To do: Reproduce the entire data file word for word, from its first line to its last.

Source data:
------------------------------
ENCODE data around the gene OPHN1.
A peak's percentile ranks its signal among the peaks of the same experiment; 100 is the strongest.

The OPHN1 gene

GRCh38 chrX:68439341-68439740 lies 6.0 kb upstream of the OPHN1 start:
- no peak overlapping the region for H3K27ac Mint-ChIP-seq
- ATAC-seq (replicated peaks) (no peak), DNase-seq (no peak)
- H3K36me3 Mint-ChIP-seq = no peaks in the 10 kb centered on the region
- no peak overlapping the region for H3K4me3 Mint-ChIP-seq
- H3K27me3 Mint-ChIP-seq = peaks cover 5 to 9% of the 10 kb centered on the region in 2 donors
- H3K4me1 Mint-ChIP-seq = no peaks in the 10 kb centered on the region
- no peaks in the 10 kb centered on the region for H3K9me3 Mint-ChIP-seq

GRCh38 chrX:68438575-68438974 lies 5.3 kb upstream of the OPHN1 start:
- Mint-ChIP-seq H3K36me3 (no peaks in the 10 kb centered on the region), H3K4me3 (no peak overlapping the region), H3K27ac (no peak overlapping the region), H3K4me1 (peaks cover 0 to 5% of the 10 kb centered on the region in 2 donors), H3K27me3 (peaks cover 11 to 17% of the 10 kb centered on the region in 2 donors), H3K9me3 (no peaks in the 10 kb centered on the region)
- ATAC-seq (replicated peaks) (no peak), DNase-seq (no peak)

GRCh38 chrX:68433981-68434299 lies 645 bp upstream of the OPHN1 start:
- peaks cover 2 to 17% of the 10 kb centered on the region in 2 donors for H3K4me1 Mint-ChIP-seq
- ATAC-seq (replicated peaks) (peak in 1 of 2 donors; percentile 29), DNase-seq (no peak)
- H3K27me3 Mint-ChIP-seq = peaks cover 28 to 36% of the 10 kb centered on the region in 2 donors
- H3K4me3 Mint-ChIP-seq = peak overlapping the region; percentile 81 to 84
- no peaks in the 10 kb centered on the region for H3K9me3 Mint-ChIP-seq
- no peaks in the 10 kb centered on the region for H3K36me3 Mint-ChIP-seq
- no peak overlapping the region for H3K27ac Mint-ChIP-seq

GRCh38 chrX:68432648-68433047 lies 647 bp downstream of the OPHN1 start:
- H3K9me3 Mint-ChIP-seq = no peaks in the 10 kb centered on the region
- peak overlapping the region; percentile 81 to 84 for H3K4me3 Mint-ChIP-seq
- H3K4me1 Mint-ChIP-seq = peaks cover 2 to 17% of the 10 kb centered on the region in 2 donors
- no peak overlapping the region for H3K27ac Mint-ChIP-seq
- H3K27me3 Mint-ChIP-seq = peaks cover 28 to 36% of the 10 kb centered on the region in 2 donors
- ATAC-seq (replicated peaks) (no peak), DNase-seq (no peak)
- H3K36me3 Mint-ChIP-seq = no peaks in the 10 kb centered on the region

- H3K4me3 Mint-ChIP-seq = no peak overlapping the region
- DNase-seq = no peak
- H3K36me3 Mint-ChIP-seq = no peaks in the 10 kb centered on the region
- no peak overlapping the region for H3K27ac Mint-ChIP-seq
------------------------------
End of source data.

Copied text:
ENCODE data around the gene OPHN1.
A peak's percentile ranks its signal among the peaks of the same experiment; 100 is the strongest.

The OPHN1 gene

GRCh38 chrX:68439341-68439740 lies 6.0 kb upstream of the OPHN1 start:
- no peak overlapping the region for H3K27ac Mint-ChIP-seq
- ATAC-seq (replicated peaks) (no peak), DNase-seq (no peak)
- H3K36me3 Mint-ChIP-seq = no peaks in the 10 kb centered on the region
- no peak overlapping the region for H3K4me3 Mint-ChIP-seq
- H3K27me3 Mint-ChIP-seq = peaks cover 5 to 9% of the 10 kb centered on the region in 2 donors
- H3K4me1 Mint-ChIP-seq = no peaks in the 10 kb centered on the region
- no peaks in the 10 kb centered on the region for H3K9me3 Mint-ChIP-seq

GRCh38 chrX:68438575-68438974 lies 5.3 kb upstream of the OPHN1 start:
- Mint-ChIP-seq H3K36me3 (no peaks in the 10 kb centered on the region), H3K4me3 (no peak overlapping the region), H3K27ac (no peak overlapping the region), H3K4me1 (peaks cover 0 to 5% of the 10 kb centered on the region in 2 donors), H3K27me3 (peaks cover 11 to 17% of the 10 kb centered on the region in 2 donors), H3K9me3 (no peaks in the 10 kb centered on the region)
- ATAC-seq (replicated peaks) (no peak), DNase-seq (no peak)

GRCh38 chrX:68433981-68434299 lies 645 bp upstream of the OPHN1 start:
- peaks cover 2 to 17% of the 10 kb centered on the region in 2 donors for H3K4me1 Mint-ChIP-seq
- ATAC-seq (replicated peaks) (peak in 1 of 2 donors; percentile 29), DNase-seq (no peak)
- H3K27me3 Mint-ChIP-seq = peaks cover 28 to 36% of the 10 kb centered on the region in 2 donors
- H3K4me3 Mint-ChIP-seq = peak overlapping the region; percentile 81 to 84
- no peaks in the 10 kb centered on the region for H3K9me3 Mint-ChIP-seq
- no peaks in the 10 kb centered on the region for H3K36me3 Mint-ChIP-seq
- no peak overlapping the region for H3K27ac Mint-ChIP-seq

GRCh38 chrX:68432648-68433047 lies 647 bp downstream of the OPHN1 start:
- H3K9me3 Mint-ChIP-seq = no peaks in the 10 kb centered on the region
- peak overlapping the region; percentile 81 to 84 for H3K4me3 Mint-ChIP-seq
- H3K4me1 Mint-ChIP-seq = peaks cover 2 to 17% of the 10 kb centered on the region in 2 donors
- no peak overlapping the region for H3K27ac Mint-ChIP-seq
- H3K27me3 Mint-ChIP-seq = peaks cover 28 to 36% of the 10 kb centered on the region in 2 donors
- ATAC-seq (replicated peaks) (no peak), DNase-seq (no peak)
- H3K36me3 Mint-ChIP-seq = no peaks in the 10 kb centered on the region

- H3K4me3 Mint-ChIP-seq = no peak overlapping the region
- DNase-seq = no peak
- H3K36me3 Mint-ChIP-seq = no peaks in the 10 kb centered on the region
- no peak overlapping the region for H3K27ac Mint-ChIP-seq